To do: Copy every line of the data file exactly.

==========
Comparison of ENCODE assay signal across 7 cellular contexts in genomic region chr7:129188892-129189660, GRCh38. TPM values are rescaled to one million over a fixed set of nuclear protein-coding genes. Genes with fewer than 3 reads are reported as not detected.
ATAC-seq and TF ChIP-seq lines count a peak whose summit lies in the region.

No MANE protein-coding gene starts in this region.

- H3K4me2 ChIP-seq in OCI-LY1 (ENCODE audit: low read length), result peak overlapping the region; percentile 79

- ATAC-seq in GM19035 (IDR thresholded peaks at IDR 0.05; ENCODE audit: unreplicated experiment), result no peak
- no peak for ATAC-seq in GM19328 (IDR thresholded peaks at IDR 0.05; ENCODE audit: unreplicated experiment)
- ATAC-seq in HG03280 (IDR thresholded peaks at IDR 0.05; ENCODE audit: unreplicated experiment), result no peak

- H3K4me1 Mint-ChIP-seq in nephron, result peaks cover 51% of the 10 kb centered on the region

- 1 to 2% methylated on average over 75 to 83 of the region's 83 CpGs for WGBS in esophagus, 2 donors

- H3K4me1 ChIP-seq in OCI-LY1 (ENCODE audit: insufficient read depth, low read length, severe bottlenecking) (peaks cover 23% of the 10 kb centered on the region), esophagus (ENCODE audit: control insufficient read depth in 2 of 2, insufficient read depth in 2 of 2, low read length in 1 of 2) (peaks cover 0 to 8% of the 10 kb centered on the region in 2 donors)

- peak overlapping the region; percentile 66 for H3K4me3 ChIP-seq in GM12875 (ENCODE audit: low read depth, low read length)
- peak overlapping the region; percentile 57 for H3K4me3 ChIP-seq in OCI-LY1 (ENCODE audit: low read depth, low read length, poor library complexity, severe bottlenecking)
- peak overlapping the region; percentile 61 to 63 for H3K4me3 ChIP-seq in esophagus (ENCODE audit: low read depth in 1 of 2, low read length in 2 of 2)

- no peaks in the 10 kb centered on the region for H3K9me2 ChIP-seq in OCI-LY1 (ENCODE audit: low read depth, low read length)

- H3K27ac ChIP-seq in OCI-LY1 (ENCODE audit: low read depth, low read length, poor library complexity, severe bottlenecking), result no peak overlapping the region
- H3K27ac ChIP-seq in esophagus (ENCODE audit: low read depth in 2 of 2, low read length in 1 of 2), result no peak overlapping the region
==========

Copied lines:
Comparison of ENCODE assay signal across 7 cellular contexts in genomic region chr7:129188892-129189660, GRCh38. TPM values are rescaled to one million over a fixed set of nuclear protein-coding genes. Genes with fewer than 3 reads are reported as not detected.
ATAC-seq and TF ChIP-seq lines count a peak whose summit lies in the region.

No MANE protein-coding gene starts in this region.

- H3K4me2 ChIP-seq in OCI-LY1 (ENCODE audit: low read length), result peak overlapping the region; percentile 79

- ATAC-seq in GM19035 (IDR thresholded peaks at IDR 0.05; ENCODE audit: unreplicated experiment), result no peak
- no peak for ATAC-seq in GM19328 (IDR thresholded peaks at IDR 0.05; ENCODE audit: unreplicated experiment)
- ATAC-seq in HG03280 (IDR thresholded peaks at IDR 0.05; ENCODE audit: unreplicated experiment), result no peak

- H3K4me1 Mint-ChIP-seq in nephron, result peaks cover 51% of the 10 kb centered on the region

- 1 to 2% methylated on average over 75 to 83 of the region's 83 CpGs for WGBS in esophagus, 2 donors

- H3K4me1 ChIP-seq in OCI-LY1 (ENCODE audit: insufficient read depth, low read length, severe bottlenecking) (peaks cover 23% of the 10 kb centered on the region), esophagus (ENCODE audit: control insufficient read depth in 2 of 2, insufficient read depth in 2 of 2, low read length in 1 of 2) (peaks cover 0 to 8% of the 10 kb centered on the region in 2 donors)

- peak overlapping the region; percentile 66 for H3K4me3 ChIP-seq in GM12875 (ENCODE audit: low read depth, low read length)
- peak overlapping the region; percentile 57 for H3K4me3 ChIP-seq in OCI-LY1 (ENCODE audit: low read depth, low read length, poor library complexity, severe bottlenecking)
- peak overlapping the region; percentile 61 to 63 for H3K4me3 ChIP-seq in esophagus (ENCODE audit: low read depth in 1 of 2, low read length in 2 of 2)

- no peaks in the 10 kb centered on the region for H3K9me2 ChIP-seq in OCI-LY1 (ENCODE audit: low read depth, low read length)

- H3K27ac ChIP-seq in OCI-LY1 (ENCODE audit: low read depth, low read length, poor library complexity, severe bottlenecking), result no peak overlapping the region
- H3K27ac ChIP-seq in esophagus (ENCODE audit: low read depth in 2 of 2, low read length in 1 of 2), result no peak overlapping the region